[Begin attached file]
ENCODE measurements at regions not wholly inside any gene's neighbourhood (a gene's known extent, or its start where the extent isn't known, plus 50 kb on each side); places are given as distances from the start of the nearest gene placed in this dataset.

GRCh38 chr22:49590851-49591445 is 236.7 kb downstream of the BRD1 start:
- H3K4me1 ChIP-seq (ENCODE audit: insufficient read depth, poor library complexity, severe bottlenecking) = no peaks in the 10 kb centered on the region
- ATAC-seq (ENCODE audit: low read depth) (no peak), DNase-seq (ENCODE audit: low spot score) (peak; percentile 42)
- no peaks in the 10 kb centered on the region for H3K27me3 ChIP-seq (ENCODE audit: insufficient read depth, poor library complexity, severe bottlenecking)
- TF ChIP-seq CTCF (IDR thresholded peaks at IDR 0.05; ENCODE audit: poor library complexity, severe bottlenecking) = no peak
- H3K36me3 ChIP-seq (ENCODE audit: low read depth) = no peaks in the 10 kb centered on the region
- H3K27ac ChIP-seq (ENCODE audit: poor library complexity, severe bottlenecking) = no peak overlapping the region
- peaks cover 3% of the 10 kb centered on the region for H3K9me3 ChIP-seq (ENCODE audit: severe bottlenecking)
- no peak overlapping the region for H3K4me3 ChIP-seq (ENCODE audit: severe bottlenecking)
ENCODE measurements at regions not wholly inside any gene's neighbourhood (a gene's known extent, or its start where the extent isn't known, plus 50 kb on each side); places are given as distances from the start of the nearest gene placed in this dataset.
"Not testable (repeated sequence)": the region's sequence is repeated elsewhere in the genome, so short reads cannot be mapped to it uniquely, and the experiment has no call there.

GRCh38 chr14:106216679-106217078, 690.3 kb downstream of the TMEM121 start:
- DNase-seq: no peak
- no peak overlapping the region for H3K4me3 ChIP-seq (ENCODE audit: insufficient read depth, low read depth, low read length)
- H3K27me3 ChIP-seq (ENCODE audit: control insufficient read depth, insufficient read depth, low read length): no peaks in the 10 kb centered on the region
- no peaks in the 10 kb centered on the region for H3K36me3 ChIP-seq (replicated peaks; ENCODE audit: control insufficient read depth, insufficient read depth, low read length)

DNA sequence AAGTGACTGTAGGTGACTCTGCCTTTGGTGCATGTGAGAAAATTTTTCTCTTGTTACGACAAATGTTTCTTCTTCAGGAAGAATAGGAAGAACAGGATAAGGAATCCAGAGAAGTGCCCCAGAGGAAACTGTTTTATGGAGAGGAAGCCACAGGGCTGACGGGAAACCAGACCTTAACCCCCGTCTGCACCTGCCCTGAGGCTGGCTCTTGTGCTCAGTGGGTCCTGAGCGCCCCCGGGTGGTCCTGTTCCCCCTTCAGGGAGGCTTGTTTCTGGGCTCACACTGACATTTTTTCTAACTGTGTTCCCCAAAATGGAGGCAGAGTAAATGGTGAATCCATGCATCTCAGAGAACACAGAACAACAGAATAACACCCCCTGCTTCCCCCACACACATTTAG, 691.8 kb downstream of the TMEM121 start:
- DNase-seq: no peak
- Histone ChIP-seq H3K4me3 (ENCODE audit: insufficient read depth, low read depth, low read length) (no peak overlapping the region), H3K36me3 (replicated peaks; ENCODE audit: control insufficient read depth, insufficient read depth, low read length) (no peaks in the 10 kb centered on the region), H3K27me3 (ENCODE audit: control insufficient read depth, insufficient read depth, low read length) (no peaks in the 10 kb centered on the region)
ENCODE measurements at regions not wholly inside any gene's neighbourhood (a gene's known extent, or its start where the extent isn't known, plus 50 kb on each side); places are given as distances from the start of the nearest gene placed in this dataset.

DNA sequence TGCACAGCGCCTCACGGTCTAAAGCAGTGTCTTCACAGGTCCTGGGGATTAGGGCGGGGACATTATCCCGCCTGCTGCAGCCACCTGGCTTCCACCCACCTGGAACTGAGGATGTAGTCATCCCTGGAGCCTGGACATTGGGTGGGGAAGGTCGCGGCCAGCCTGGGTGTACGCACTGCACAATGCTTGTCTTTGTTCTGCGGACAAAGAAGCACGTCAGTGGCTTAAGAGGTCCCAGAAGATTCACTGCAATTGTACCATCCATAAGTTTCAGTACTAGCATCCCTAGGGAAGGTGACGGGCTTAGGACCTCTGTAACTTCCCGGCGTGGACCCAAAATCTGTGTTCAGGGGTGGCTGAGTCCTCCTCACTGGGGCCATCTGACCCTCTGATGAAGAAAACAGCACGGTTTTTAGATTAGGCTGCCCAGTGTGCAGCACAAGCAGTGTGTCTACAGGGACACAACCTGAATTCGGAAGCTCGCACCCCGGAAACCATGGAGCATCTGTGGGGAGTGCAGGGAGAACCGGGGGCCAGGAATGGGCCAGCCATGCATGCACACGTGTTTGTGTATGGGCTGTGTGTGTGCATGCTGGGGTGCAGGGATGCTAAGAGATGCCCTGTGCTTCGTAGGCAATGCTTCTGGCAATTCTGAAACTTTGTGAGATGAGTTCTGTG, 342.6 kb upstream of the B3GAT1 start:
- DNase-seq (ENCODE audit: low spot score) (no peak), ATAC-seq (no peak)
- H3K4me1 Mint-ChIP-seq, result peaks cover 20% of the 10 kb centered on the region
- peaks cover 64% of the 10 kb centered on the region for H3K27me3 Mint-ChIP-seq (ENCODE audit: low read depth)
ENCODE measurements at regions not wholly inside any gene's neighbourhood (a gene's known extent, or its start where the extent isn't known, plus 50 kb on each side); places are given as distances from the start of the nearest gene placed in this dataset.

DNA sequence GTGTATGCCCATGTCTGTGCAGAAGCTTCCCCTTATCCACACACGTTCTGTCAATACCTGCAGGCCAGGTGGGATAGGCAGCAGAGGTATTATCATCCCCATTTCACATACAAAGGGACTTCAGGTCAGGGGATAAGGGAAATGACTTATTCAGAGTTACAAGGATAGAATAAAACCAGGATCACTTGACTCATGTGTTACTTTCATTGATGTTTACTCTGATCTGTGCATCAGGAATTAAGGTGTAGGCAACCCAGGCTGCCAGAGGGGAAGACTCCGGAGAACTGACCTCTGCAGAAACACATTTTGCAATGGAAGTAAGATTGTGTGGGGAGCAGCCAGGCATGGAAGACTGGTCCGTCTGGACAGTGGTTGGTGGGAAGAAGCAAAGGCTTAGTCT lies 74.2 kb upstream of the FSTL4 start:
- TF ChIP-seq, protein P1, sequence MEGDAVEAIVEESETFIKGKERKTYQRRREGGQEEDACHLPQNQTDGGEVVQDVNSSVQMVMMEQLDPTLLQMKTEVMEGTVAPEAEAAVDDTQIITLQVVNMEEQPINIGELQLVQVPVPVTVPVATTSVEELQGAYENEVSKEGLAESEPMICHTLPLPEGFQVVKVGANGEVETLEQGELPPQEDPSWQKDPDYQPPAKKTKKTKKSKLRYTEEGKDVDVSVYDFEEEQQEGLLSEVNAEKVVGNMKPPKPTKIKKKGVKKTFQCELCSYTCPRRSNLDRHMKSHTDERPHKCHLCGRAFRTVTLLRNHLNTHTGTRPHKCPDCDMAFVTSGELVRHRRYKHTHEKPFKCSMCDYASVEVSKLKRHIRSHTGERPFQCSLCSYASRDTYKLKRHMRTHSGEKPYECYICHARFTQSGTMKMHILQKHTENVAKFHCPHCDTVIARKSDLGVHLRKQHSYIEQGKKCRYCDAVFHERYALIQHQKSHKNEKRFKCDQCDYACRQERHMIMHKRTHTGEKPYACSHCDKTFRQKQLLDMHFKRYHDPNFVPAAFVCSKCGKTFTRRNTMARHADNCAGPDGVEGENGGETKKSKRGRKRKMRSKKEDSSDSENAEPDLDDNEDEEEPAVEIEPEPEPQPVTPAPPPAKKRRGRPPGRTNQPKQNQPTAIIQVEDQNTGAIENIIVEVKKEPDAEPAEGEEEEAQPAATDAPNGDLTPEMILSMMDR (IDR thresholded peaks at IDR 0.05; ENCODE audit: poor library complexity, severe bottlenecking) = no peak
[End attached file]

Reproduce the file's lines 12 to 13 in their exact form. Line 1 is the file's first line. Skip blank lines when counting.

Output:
"Not testable (repeated sequence)": the region's sequence is repeated elsewhere in the genome, so short reads cannot be mapped to it uniquely, and the experiment has no call there.

GRCh38 chr14:106216679-106217078, 690.3 kb downstream of the TMEM121 start: